And yes, others are skeptical that celiac disease is anything to worry about.  "Wheat? Barley? Rye? People have eaten those since the dawn of agriculture.  How could it be a problem?"  I used to try to explain.  Now, I just shrug and say, "For me, it's a problem."   I feel socially isolated sometimes when the gang gets together for pizza (gluten-free pizza is horrible), fried chicken,  or trying a new restaurant.  Food is a great social draw.  We all have to eat, right?  My sister goes into anaphylactic shock if she eats shellfish.  Of course, that is highly dramatic and potentially deadly.  Diarrhea, stomach pain, headaches, rash and brain fog that I get from gluten is rarely witnessed by anyone but me.  It is the Silent Killer of Socializing.

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    The one thing I am not is a doormat, but I have friends who are and I will often stand up for them when in public.  You are so right when saying you must be polite but firm.  One of the associate pastors at the church told me had keeps gluten-free hosts on hand and will make sure I get it when he is there and the Pastor is not. 

    A few weeks ago we had a breakfast at work and everyone brought something in, I always bring something substantial (like a hash brown casserole)  I know I can eat and only eat that.  This time I felt bad because one of the girls brought in eggs with bacon and no one ate it.  SO I asked her what was in it and she said eggs, milk and bacon. I tried some and got sick as a dog, she then said well not bacon but bacon bits!!!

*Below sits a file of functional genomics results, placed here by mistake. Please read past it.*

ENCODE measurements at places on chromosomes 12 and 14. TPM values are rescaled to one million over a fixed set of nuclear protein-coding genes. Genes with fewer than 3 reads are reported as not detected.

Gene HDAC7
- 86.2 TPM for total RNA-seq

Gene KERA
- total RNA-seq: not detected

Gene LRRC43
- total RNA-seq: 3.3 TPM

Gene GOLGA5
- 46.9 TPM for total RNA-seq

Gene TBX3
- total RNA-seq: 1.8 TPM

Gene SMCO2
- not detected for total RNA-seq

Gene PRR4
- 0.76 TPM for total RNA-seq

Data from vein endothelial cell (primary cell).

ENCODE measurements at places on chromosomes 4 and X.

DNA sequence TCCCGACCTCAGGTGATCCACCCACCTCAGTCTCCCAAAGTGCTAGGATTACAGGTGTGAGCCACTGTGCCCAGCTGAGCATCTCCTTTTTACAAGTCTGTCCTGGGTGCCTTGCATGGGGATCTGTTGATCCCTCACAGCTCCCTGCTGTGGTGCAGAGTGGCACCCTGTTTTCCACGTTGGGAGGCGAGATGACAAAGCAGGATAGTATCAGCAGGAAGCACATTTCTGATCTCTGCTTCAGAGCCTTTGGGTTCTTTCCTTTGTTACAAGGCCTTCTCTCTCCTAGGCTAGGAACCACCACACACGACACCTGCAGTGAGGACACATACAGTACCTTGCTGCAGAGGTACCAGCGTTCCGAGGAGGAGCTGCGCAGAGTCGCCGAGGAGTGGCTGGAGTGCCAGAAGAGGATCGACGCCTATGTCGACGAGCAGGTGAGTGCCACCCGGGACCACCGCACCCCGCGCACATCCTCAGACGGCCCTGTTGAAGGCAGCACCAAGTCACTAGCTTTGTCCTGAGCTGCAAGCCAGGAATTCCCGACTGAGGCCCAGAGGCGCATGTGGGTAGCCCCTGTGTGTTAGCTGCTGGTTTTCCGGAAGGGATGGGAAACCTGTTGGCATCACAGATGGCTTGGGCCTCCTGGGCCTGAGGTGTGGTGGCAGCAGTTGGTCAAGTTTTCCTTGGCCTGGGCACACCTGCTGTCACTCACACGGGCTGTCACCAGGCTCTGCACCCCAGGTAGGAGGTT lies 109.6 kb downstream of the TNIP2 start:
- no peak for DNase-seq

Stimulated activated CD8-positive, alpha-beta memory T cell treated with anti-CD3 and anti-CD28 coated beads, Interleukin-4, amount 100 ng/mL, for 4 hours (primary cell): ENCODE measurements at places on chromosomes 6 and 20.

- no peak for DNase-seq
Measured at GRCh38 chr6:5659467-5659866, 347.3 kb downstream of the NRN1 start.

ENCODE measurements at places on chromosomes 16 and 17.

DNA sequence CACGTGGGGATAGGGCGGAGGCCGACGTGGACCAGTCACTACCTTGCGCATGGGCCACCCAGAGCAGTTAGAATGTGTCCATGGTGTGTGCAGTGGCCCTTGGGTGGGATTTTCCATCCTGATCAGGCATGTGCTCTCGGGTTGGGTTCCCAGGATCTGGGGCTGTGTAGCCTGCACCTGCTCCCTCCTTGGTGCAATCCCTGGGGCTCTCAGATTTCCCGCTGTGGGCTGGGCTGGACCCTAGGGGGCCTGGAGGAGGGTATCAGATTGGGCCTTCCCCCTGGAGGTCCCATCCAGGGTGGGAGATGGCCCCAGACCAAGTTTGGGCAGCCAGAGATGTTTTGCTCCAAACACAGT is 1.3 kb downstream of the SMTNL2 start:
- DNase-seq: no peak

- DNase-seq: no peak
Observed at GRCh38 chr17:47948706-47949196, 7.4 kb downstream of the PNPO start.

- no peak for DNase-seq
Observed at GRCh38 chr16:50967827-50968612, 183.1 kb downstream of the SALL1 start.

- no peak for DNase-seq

I had a male friend who mocked me the other day and said how bad can it be.  So I told him I would replicate the feeling for him so he could feel it.  He agreed so I told him to drink this bottle of vinegar all at once, then I would punch him in the stomach about 4 or 5 times and throw him into the pond (it was a rather chilly day).  He asked, how would that prove anything.  I said that's how I feel when I eat Gluten, so lets go out side and I will demonstrate.  He declined and no longer harasses me (I'm glad because I typically only resort to violence as a means of self-defense, and I'm quite adapt at it!).

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    I don't become offensive in order to attend to my own health concerns.  Going on the defense rarely helps either, unfortunately!  I don't go out of my way to let others know I have Celiac Disease and what kind of diet that requires.  But if they ask why I'm not joining in pizza or fried chicken or cookies, I just say wheat, barley and rye as well as oats make me so sick I don't dare eat it.  If I say I can't eat gluten, they assume it is a fad diet or confuse it with vegan or low carb or some such.  But if I emphasize I get really sick, they usually show sympathy and drop the subject.  Like you, Mr. F-Pro, I try to carry something I can eat to parties.  That way, I'm participating and not making a fuss.

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  • About Me

    Jefferson Adams earned his B.A. and M.F.A. at Arizona State University, and has authored more than 2,000 articles on celiac disease. His coursework includes studies in biology, anatomy, medicine, science, and advanced research, and scientific methods. He previously served as Health News Examiner for Examiner.com, and devised health and medical content for Sharecare.com. Jefferson has spoken about celiac disease to the media, including an appearance on the KQED radio show Forum, and is the editor of the book "Cereal Killers" by Scott Adams and Ron Hoggan, Ed.D.